The Doctor arrives on a distant world populated by two tribes, the Sevateem and the Tesh. He quickly bumps into a Sevateem woman named Leela, who has been banished from her village for denying the existence of Xoanon – an entity whom the Sevateem worship as a god. The Doctor can only stand by helplessly as the Sevateem mount a suicidal attack upon the more advanced Tesh. The Doctor soon realizes that these primitives are the descendants of an interstellar exploration detail: the survey team and the technicians. Both tribes recognize and revere him as the Evil One…but despite the bloodshed, no one will allow him to go near Xoanon, a sentient computer whose tyrannical rule is a result of the Doctor’s past interference.
written by Chris Boucher
directed by Pennant Roberts
music by Dudley Simpson
Guest Cast: Leslie Schofield (Calib), Victor Lucas (Andor), Brendan Price (Tomas), Colin Thomas (Sole), David Garfield (Neeva), Lloyd McGuire (Lugo), Tom Kelly, Brett Forrest (Guards), Leon Eagles (Jabel), Mike Elles (Gentek), Peter Baldock (Acolyte), Tom Baker, Rob Edwards, Pamela Salem, Anthony Frieze, Roy Herrick (voices of Xoanon)
Original title: The Day God Went Mad
Broadcast from January 1 through 22, 1977
LogBook entry & review by Earl Green
Review: After seeing this pivotal adventure – pivotal because it introduced the wildly popular Leela to the series – for the first time in over ten years, I have to say that it’s better than I remember. In some ways, the basic premise of a primitive society evolved from the remnants of a much more advanced, and yet doomed, civilization is almost Roddenberryesque. Similarly, I think Gene would’ve approved of the plot point of questioning one’s deities. It’s actually a very Trekkish story overall (for Doctor Who). In Who-ish terms, though, the insane computer is a very old plot device – utilized by stories as old as 1966’s The War Machines and as recent (for this 1977 adventure) as Jon Pertwee’s 1973 battle with The Green Death. The Face Of Evil is set apart by the Doctor’s direct responsibility for Xoanon’s insanity – a plot twist worthy of the late 80s’ painted-heavily-in-shades-of-grey seventh Doctor adventures. Tom Baker gets to exercise some real acting muscle here – not only as the Doctor, but as Xoanon.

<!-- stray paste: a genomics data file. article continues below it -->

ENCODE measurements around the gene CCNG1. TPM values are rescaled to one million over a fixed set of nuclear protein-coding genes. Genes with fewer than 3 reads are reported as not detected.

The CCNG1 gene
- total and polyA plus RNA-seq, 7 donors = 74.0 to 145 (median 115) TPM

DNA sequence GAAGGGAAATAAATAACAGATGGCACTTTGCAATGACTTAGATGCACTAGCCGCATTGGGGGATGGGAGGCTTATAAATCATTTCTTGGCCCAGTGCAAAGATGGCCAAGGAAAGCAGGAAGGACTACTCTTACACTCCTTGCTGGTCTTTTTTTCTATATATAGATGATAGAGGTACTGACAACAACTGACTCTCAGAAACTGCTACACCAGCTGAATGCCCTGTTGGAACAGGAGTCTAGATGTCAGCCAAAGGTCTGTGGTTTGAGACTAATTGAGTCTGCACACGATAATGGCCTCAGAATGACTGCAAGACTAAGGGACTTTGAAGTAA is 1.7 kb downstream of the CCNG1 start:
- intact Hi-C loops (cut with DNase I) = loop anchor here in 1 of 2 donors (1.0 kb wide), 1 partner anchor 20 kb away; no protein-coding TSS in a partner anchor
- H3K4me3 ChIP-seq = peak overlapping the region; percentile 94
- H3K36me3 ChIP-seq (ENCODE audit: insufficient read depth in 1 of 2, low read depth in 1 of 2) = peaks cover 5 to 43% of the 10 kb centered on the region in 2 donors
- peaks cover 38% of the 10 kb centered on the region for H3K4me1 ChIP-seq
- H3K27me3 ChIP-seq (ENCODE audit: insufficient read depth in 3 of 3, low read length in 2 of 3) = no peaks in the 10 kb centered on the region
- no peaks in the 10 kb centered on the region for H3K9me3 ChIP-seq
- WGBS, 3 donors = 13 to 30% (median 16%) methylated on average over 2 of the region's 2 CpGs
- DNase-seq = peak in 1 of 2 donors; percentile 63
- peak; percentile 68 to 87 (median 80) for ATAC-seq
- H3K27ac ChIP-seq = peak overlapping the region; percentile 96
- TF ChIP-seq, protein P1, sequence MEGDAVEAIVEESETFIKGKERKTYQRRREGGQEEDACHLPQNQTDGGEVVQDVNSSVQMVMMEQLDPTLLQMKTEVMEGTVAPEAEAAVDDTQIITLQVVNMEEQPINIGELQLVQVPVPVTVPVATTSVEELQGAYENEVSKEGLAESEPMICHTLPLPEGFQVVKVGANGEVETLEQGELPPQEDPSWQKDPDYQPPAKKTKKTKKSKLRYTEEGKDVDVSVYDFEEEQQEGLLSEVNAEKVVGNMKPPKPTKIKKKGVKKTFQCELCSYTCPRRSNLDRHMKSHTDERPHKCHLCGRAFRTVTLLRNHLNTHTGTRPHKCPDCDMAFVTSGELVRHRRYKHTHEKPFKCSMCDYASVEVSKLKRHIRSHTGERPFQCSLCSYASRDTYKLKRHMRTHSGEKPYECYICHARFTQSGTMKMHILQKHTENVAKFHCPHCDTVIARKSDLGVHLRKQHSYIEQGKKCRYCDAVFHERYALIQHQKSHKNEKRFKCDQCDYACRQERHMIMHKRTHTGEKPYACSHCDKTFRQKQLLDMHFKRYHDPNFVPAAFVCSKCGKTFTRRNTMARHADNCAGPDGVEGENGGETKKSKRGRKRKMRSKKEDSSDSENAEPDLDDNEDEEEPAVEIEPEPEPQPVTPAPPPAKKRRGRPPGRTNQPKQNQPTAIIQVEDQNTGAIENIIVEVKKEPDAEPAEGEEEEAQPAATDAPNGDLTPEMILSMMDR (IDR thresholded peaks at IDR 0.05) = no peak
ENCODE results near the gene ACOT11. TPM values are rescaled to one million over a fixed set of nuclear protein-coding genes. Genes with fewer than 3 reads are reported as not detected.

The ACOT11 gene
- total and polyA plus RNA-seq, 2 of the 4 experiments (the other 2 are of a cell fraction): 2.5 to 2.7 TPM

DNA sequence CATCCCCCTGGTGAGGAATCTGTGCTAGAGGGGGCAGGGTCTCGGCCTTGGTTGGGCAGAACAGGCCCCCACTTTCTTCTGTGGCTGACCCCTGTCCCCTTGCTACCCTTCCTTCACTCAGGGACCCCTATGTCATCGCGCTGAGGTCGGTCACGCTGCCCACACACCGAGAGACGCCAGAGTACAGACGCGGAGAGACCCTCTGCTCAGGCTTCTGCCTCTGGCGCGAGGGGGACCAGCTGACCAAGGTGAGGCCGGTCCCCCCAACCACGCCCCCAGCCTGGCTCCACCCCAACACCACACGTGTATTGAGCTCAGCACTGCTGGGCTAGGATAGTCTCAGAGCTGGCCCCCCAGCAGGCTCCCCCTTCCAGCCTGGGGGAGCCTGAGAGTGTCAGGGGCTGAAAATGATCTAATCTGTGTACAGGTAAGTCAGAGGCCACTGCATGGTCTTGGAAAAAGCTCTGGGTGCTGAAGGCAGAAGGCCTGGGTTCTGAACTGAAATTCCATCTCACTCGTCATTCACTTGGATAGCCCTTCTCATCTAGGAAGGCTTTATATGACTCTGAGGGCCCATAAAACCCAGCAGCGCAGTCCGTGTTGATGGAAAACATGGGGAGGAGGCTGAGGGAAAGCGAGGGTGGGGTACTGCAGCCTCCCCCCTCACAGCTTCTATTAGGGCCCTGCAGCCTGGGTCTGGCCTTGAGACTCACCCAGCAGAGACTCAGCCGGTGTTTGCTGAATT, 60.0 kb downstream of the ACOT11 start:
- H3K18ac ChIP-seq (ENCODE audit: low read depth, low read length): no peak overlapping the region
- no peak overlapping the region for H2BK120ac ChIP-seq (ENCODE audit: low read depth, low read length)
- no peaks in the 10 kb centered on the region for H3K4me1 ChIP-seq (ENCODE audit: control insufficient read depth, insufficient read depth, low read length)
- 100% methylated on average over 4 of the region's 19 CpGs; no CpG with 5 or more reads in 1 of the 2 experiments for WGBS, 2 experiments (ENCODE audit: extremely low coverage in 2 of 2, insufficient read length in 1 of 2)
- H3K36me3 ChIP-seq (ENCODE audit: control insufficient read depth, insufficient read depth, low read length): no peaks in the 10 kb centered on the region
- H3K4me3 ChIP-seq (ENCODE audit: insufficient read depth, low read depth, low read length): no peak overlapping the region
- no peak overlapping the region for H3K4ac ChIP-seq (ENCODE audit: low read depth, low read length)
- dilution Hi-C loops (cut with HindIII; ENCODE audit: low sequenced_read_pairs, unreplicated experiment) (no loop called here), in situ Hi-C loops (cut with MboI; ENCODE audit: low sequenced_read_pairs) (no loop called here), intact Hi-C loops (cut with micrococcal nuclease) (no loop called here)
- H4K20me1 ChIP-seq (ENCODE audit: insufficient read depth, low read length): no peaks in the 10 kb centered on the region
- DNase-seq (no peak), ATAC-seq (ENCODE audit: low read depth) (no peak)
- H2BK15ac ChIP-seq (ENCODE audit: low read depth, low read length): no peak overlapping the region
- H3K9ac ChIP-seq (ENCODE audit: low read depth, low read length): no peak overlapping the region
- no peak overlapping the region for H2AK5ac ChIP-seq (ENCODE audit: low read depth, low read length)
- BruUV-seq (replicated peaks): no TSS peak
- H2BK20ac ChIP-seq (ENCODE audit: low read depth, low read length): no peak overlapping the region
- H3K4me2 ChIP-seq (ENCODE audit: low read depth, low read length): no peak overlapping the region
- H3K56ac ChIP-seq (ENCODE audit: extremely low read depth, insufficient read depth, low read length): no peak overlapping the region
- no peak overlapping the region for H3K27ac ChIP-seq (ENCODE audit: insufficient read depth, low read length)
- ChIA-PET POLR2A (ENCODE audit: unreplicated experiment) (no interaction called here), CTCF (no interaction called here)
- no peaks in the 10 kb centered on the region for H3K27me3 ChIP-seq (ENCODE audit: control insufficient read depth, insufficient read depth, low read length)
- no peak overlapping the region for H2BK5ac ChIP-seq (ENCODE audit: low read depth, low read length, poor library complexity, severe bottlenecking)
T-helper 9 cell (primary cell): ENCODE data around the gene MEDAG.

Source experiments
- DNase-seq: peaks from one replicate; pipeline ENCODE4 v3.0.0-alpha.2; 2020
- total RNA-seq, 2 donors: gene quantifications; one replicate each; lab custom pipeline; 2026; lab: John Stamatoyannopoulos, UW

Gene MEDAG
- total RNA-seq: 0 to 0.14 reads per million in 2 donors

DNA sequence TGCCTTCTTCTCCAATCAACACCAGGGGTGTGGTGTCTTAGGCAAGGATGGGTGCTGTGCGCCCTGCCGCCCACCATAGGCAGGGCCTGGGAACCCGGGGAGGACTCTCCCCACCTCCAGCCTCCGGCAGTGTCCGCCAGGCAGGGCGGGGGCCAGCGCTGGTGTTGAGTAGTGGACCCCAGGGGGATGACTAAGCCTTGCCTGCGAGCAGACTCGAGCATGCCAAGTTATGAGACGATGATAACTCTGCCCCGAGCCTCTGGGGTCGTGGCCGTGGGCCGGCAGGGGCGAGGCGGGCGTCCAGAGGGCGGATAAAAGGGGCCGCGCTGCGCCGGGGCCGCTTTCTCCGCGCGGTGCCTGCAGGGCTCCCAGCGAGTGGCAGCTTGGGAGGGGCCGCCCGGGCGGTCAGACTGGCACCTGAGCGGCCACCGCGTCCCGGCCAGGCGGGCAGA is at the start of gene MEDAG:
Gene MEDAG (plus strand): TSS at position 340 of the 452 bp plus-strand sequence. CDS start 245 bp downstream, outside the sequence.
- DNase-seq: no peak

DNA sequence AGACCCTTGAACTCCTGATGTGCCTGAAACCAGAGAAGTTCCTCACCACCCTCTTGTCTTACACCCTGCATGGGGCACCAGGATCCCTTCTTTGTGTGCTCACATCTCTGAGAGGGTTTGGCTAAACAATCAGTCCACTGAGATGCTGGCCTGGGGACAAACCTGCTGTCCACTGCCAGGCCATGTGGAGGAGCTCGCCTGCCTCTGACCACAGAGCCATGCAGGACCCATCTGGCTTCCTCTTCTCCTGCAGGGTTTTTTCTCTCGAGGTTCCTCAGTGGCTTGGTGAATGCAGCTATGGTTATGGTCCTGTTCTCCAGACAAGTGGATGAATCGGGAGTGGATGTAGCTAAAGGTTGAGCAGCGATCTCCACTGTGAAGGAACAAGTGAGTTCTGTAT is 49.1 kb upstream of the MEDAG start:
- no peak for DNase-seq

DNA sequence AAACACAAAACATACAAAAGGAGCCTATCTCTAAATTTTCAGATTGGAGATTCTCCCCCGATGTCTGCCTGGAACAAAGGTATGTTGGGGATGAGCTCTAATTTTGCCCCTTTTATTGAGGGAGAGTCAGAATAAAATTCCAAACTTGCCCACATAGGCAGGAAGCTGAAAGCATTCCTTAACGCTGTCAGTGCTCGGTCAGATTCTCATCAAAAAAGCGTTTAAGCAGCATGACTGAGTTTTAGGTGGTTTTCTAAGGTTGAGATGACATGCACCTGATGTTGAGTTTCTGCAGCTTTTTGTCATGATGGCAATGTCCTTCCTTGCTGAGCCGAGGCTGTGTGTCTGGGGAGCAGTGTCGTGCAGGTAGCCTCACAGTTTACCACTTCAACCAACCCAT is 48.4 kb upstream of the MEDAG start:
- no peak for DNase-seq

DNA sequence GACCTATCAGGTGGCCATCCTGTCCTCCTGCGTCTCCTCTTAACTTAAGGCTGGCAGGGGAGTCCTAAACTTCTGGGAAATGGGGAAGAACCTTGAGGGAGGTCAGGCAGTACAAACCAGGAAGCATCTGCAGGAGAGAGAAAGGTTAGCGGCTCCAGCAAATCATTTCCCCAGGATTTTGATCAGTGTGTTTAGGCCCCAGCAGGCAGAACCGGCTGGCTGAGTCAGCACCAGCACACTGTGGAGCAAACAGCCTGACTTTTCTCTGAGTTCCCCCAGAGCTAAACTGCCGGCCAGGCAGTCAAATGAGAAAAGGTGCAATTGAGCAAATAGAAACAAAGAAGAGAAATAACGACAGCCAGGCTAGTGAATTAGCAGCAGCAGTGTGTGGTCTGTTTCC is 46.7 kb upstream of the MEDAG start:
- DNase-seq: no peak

One sometimes inconsistent feature of this four-parter is the Doctor’s stance on violence. One moment, he deplores Leela’s habit of fatally felling any foe who crosses her path – and the next, he’s holding two of her tribesmen at gunpoint with a crossbow as he tries to find an antidote to the janis thorn, the Sevateem’s usually-deadly weapon of choice. (In the latter scene, he also threatens to break somebody’s nose.) It’s a worthwhile message, but also a muddled message. Leela herself actually gets a very good introduction, one which later stories betray by playing her as a simple savage. In this story, she knows enough to question whether or not Xoanon is a god, which is a sign of an intelligent skeptic, not a barbarian.
Produced one year before the first season of Blake’s 7, The Face Of Evil is peppered with future Blake veterans – writer Chris Boucher became the script editor overseeing Blake’s 7, while Leslie Schofield and Tom Kelly each had early major guest roles in that show’s first season, and Pennant Roberts directed numerous early episodes.